The Biggest Brand Overhauls of 2020
Even the most experienced business owners can make the mistake of believing that their brand identity consists of nothing more than a name and logo. In truth, however, a brand is so much more than that. Your company’s brand communicates who your company is, what it does and how it does it, and establishes trust and credibility with both your customers and stakeholders.
An effective brand identity is crucial, but it doesn’t and shouldn’t remain static. As your company evolves, your key messaging needs to evolve with it.
What is Rebranding?
Rebranding is essentially the process of giving your company’s brand identity an overhaul. This can cover things like developing a new company logo, revamping marketing materials and advertising campaigns, launching an updated website, or even changing a company name entirely.
Rebranding can completely transform any ailing business, especially one that is experiencing difficulties differentiating from the competition, or struggling to modernise and improve their reputation.
Why do businesses Rebrand?
As briefly touched on above, brand identity isn’t static, it needs to shift and grow as the business shifts and grows. Even the world’s most established companies will go through numerous brand overhauls as they attempt to reach new demographics or launch new products and services.
The key aim behind any rebrand is, first and foremost, to stay competitive, but there can be many reasons why a business will choose to overhaul key messaging (sometimes multiple times) during its lifecycle including:
- Outgrowing its name or existing marketing strategy
- Outgrowing its original mission
- Wanting to improve a poor reputation
- Market repositioning
Brand overhauls done right in 2020
In the 21st century alone, countless businesses have undertaken a complete brand rehaul, many of which have completely transformed their success. Did you know, for example, that Google was once called BackRub? It’s hard to imagine BackRub becoming one of the world’s most profitable and ubiquitous tech companies! Then, there have been subtle market repositionings, perfectly demonstrated by luxury brand Burberry as it rescued itself from chav culture with the addition of Christopher Bailey and Kate Moss.
More recently the following companies have shown just how to get a brand overhaul right:
The ubiquitous domain registrar and web hosting company has been a key fixture on the web since the late 90s. And their previous logo really made that clear. With two different fonts, five different colours, and a ginger-haired mascot who bared more than a passing resemblance to 90s Grunge kid Seth Green, it was, quite frankly, a bit of a mess.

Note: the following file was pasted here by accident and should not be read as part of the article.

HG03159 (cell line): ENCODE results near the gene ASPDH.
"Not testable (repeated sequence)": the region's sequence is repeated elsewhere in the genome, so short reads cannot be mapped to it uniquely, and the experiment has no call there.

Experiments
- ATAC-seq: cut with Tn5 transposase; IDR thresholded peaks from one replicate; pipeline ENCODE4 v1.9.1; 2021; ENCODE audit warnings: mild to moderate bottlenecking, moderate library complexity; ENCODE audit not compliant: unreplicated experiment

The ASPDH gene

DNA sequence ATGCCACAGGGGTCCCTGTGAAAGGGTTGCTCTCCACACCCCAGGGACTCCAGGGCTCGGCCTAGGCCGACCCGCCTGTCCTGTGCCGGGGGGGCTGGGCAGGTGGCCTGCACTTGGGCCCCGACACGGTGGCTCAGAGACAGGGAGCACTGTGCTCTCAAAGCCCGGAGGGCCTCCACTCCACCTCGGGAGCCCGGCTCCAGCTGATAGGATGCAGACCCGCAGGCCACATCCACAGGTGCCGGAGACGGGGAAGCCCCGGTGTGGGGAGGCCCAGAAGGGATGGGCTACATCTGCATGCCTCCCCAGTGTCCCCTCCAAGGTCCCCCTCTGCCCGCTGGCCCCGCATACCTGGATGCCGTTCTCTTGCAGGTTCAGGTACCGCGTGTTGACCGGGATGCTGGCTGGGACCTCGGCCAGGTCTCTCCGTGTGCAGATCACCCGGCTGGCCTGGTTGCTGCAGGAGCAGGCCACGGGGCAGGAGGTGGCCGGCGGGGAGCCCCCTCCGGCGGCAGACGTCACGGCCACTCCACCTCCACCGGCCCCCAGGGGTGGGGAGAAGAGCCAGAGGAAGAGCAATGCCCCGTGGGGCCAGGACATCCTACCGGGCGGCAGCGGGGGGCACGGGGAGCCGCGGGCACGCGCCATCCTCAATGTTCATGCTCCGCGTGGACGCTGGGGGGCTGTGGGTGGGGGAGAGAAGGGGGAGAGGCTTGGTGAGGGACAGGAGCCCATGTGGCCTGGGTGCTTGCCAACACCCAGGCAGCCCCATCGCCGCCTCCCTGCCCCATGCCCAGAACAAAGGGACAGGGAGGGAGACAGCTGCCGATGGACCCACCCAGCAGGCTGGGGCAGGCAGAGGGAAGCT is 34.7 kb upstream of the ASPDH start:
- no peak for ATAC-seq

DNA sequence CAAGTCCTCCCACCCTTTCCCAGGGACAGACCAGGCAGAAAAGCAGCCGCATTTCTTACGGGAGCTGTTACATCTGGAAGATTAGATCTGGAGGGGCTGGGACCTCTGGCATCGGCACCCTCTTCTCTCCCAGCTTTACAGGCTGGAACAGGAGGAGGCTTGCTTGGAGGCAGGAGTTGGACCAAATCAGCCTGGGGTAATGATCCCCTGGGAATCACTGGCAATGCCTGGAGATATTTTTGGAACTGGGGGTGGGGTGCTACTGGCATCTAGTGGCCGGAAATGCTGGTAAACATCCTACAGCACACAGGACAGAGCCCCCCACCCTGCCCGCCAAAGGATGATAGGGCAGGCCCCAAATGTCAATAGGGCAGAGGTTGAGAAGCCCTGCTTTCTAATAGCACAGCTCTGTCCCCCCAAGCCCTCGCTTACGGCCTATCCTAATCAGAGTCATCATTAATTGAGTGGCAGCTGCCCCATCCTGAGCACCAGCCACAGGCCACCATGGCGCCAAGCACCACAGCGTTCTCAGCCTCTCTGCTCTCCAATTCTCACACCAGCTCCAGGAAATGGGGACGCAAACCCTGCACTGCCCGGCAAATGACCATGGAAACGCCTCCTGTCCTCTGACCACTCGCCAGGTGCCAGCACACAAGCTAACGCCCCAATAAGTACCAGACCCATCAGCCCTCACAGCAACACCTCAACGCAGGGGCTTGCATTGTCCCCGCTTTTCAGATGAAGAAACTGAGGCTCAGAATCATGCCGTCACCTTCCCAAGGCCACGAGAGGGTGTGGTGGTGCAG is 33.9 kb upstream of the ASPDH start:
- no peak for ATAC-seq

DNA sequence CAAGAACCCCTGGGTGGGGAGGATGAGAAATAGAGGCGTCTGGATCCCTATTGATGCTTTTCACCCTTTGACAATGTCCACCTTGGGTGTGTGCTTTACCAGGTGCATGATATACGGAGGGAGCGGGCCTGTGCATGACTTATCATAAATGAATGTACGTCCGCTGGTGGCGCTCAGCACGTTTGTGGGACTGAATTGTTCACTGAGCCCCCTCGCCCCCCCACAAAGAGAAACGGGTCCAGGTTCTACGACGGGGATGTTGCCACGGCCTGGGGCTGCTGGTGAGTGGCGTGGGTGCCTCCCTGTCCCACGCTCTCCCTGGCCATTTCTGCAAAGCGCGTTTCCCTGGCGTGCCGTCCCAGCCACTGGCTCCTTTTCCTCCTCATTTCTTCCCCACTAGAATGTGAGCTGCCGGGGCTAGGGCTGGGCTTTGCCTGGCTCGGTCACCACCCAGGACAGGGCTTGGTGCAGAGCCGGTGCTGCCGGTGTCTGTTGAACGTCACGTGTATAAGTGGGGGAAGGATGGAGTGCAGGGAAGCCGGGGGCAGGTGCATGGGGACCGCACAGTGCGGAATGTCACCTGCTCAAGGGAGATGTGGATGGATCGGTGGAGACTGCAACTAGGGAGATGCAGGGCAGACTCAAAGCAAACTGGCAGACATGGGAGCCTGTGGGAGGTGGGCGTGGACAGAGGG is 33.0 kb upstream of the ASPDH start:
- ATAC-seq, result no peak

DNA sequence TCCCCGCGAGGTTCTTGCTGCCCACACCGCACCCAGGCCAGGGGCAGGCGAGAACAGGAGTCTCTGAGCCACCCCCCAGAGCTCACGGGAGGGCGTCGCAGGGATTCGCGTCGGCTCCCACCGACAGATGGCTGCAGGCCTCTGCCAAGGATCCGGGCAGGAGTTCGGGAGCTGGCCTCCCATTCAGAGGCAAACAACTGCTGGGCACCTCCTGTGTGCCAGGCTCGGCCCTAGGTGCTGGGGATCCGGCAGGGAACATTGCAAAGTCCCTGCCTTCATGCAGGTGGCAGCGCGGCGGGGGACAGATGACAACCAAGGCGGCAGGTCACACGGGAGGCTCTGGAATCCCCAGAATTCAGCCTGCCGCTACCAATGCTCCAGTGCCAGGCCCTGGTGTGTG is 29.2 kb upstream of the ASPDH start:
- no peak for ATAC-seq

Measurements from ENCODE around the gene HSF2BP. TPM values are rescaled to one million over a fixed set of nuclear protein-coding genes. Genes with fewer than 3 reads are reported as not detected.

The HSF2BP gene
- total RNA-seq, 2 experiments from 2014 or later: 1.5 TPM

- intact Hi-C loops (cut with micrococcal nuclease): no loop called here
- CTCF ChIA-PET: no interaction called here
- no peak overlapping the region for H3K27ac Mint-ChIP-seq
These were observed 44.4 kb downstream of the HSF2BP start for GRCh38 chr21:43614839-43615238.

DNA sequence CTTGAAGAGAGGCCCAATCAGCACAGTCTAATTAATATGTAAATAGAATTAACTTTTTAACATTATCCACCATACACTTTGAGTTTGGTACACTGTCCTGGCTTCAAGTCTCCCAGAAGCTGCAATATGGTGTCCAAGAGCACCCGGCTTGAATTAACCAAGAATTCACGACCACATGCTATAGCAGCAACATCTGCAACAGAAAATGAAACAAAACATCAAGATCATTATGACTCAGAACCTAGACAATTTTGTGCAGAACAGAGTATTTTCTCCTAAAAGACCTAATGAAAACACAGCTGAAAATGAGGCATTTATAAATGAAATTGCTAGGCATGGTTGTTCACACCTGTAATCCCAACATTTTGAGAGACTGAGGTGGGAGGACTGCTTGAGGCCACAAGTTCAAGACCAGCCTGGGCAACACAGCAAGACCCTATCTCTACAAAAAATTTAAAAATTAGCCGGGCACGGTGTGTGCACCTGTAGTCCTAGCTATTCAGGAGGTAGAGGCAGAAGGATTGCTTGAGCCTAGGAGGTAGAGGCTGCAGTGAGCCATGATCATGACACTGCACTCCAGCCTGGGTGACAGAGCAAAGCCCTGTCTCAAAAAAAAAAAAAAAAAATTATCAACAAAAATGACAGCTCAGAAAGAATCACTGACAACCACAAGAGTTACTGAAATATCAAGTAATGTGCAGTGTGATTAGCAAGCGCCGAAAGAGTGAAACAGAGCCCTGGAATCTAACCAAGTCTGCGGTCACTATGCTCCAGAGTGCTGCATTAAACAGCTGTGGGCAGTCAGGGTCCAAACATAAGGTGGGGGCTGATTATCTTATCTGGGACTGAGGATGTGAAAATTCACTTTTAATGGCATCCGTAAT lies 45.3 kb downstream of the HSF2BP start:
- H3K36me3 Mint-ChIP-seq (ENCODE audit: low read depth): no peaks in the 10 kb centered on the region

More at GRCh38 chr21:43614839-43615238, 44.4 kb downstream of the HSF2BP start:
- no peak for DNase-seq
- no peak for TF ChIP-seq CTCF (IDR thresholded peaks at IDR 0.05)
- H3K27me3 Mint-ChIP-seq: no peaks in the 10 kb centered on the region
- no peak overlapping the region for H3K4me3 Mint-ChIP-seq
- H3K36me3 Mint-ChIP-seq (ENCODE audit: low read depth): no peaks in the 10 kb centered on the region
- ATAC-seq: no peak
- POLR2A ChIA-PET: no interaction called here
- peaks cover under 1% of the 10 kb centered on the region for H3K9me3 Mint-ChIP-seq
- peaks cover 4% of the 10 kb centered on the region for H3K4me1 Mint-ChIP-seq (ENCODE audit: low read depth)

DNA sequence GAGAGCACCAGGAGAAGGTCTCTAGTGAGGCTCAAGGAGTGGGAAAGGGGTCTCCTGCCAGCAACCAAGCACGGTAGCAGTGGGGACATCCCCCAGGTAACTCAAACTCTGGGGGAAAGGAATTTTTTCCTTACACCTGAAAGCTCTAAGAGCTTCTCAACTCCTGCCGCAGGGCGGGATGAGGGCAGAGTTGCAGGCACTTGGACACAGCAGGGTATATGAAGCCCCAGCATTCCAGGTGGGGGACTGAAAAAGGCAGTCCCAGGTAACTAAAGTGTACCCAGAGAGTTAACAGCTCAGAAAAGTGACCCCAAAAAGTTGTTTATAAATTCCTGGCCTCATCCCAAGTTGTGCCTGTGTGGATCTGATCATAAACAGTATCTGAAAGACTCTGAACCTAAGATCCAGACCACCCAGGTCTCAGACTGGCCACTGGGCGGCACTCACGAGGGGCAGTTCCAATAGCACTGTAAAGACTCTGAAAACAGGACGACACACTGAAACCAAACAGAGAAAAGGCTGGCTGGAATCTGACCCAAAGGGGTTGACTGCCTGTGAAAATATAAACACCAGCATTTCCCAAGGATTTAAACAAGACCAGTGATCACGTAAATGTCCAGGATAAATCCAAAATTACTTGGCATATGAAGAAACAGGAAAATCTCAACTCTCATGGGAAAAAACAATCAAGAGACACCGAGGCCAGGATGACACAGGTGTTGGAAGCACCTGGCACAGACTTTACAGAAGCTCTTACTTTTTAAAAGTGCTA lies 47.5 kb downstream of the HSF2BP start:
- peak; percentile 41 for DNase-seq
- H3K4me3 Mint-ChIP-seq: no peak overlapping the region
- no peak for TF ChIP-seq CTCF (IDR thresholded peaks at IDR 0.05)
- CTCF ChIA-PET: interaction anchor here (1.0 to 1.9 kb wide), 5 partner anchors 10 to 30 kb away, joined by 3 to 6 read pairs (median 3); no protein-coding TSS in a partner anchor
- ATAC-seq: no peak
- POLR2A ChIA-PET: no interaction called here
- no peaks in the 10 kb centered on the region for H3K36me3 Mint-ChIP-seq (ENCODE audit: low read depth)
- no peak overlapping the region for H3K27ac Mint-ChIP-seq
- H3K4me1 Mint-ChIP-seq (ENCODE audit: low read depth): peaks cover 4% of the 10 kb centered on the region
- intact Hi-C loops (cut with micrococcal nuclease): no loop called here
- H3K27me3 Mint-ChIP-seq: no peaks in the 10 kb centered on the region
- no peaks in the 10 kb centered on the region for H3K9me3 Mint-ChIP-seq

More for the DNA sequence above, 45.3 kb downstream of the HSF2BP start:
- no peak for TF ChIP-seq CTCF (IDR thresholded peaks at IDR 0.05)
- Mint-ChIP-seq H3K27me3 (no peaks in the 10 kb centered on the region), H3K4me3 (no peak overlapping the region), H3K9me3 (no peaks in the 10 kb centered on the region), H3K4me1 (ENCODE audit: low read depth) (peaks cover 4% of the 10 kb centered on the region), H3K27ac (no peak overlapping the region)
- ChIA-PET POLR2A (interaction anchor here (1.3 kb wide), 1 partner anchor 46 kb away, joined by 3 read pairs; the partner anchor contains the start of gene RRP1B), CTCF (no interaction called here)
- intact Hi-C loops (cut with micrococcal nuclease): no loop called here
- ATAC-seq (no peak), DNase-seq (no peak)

Their new logo, however, is much more fresh and appealing and is instantly recognisable for both desktop and mobile users. Consisting of an intertwined G & D shaped into a heart – what the company has nicknamed its “GO” logo – this new identity is sleek and to the point, and combined with a new advertising campaign that puts ‘everyday entrepreneurs’ at the heart the messaging hits home.
One of the early pioneers of online real money gaming, PokerStars is a multinational gaming company that has been associated with online poker since the turn of the century. Although it is one of the most successful gaming platforms in existence, at the start of the new decade the company wants to move “beyond product” and evolve into “an entertainment titan”.
Source: PokerStars/Used with Permission
Working in partnership with Anomaly, PokerStars’ fresh new brand approach is supported by a multi-channel marketing campaign, including TV and digital ads. It positions the company as a relevant and exciting name in the world of digital entertainment while ensuring that its commitment to Responsible Gaming is conveyed through key messaging.
There are certain businesses that will always remain relevant, as their decades-long prestigious reputations will do a lot of the work for them. But, even these companies need a brand overhaul now and again to ensure that they truly represent contemporary life. Case in point, BMW.
Firmly entrenched in popular culture, luxury vehicle manufacturers Bayerische Motoren Werke (BMW) need very little introduction, but in well-timed attempt to stay modern and relevant to today’s consumer the company recently updated its logo.
The new ‘flat’ logo maintains the blue and white of the existing logo (which pay homage to the state of Bavaria, where BMW was founded and still has its HQ), but gone are the 3D shadows that surrounded it. It a simplification of the 1997 logo, but it’s impeccably done and welcomes in the company’s Electric Era.